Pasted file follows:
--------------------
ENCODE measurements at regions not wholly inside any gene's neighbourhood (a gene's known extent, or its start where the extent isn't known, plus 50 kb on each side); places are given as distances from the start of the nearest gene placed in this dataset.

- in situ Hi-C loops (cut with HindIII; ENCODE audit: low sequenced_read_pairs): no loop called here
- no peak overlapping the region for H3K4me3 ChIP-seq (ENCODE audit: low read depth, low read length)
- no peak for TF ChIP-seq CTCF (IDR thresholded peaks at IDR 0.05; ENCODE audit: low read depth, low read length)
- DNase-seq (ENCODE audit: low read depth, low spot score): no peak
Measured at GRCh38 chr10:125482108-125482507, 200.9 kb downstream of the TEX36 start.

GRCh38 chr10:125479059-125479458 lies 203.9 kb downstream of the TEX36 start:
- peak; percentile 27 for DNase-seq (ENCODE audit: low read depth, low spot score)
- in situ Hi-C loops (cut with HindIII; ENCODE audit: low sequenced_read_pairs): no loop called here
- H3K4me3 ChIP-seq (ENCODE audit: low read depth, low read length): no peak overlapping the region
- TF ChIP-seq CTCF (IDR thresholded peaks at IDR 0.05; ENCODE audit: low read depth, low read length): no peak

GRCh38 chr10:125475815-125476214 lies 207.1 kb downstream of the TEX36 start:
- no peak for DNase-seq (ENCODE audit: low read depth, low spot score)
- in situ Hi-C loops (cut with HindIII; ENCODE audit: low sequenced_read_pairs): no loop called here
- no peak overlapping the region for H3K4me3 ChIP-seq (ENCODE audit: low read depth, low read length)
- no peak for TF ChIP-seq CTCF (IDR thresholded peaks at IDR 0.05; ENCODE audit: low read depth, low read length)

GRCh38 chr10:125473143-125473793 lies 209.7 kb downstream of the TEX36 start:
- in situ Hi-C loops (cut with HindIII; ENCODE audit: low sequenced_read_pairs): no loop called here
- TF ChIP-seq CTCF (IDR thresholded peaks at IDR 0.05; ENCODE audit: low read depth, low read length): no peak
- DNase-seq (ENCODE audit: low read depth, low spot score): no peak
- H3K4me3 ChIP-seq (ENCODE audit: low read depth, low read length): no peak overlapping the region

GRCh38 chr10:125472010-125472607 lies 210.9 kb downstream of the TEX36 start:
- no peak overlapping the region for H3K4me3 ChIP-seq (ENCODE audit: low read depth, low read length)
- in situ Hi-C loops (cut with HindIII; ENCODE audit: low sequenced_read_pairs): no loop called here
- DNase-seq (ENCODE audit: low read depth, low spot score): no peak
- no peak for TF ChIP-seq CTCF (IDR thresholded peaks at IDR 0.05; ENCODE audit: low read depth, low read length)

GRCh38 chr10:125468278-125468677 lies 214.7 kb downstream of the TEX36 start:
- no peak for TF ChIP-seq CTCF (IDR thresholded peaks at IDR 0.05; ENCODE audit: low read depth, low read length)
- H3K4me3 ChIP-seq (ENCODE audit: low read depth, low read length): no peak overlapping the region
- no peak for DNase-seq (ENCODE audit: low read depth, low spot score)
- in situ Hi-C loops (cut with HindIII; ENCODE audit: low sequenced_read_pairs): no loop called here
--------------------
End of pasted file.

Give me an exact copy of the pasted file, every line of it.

ENCODE measurements at regions not wholly inside any gene's neighbourhood (a gene's known extent, or its start where the extent isn't known, plus 50 kb on each side); places are given as distances from the start of the nearest gene placed in this dataset.

- in situ Hi-C loops (cut with HindIII; ENCODE audit: low sequenced_read_pairs): no loop called here
- no peak overlapping the region for H3K4me3 ChIP-seq (ENCODE audit: low read depth, low read length)
- no peak for TF ChIP-seq CTCF (IDR thresholded peaks at IDR 0.05; ENCODE audit: low read depth, low read length)
- DNase-seq (ENCODE audit: low read depth, low spot score): no peak
Measured at GRCh38 chr10:125482108-125482507, 200.9 kb downstream of the TEX36 start.

GRCh38 chr10:125479059-125479458 lies 203.9 kb downstream of the TEX36 start:
- peak; percentile 27 for DNase-seq (ENCODE audit: low read depth, low spot score)
- in situ Hi-C loops (cut with HindIII; ENCODE audit: low sequenced_read_pairs): no loop called here
- H3K4me3 ChIP-seq (ENCODE audit: low read depth, low read length): no peak overlapping the region
- TF ChIP-seq CTCF (IDR thresholded peaks at IDR 0.05; ENCODE audit: low read depth, low read length): no peak

GRCh38 chr10:125475815-125476214 lies 207.1 kb downstream of the TEX36 start:
- no peak for DNase-seq (ENCODE audit: low read depth, low spot score)
- in situ Hi-C loops (cut with HindIII; ENCODE audit: low sequenced_read_pairs): no loop called here
- no peak overlapping the region for H3K4me3 ChIP-seq (ENCODE audit: low read depth, low read length)
- no peak for TF ChIP-seq CTCF (IDR thresholded peaks at IDR 0.05; ENCODE audit: low read depth, low read length)

GRCh38 chr10:125473143-125473793 lies 209.7 kb downstream of the TEX36 start:
- in situ Hi-C loops (cut with HindIII; ENCODE audit: low sequenced_read_pairs): no loop called here
- TF ChIP-seq CTCF (IDR thresholded peaks at IDR 0.05; ENCODE audit: low read depth, low read length): no peak
- DNase-seq (ENCODE audit: low read depth, low spot score): no peak
- H3K4me3 ChIP-seq (ENCODE audit: low read depth, low read length): no peak overlapping the region

GRCh38 chr10:125472010-125472607 lies 210.9 kb downstream of the TEX36 start:
- no peak overlapping the region for H3K4me3 ChIP-seq (ENCODE audit: low read depth, low read length)
- in situ Hi-C loops (cut with HindIII; ENCODE audit: low sequenced_read_pairs): no loop called here
- DNase-seq (ENCODE audit: low read depth, low spot score): no peak
- no peak for TF ChIP-seq CTCF (IDR thresholded peaks at IDR 0.05; ENCODE audit: low read depth, low read length)

GRCh38 chr10:125468278-125468677 lies 214.7 kb downstream of the TEX36 start:
- no peak for TF ChIP-seq CTCF (IDR thresholded peaks at IDR 0.05; ENCODE audit: low read depth, low read length)
- H3K4me3 ChIP-seq (ENCODE audit: low read depth, low read length): no peak overlapping the region
- no peak for DNase-seq (ENCODE audit: low read depth, low spot score)
- in situ Hi-C loops (cut with HindIII; ENCODE audit: low sequenced_read_pairs): no loop called here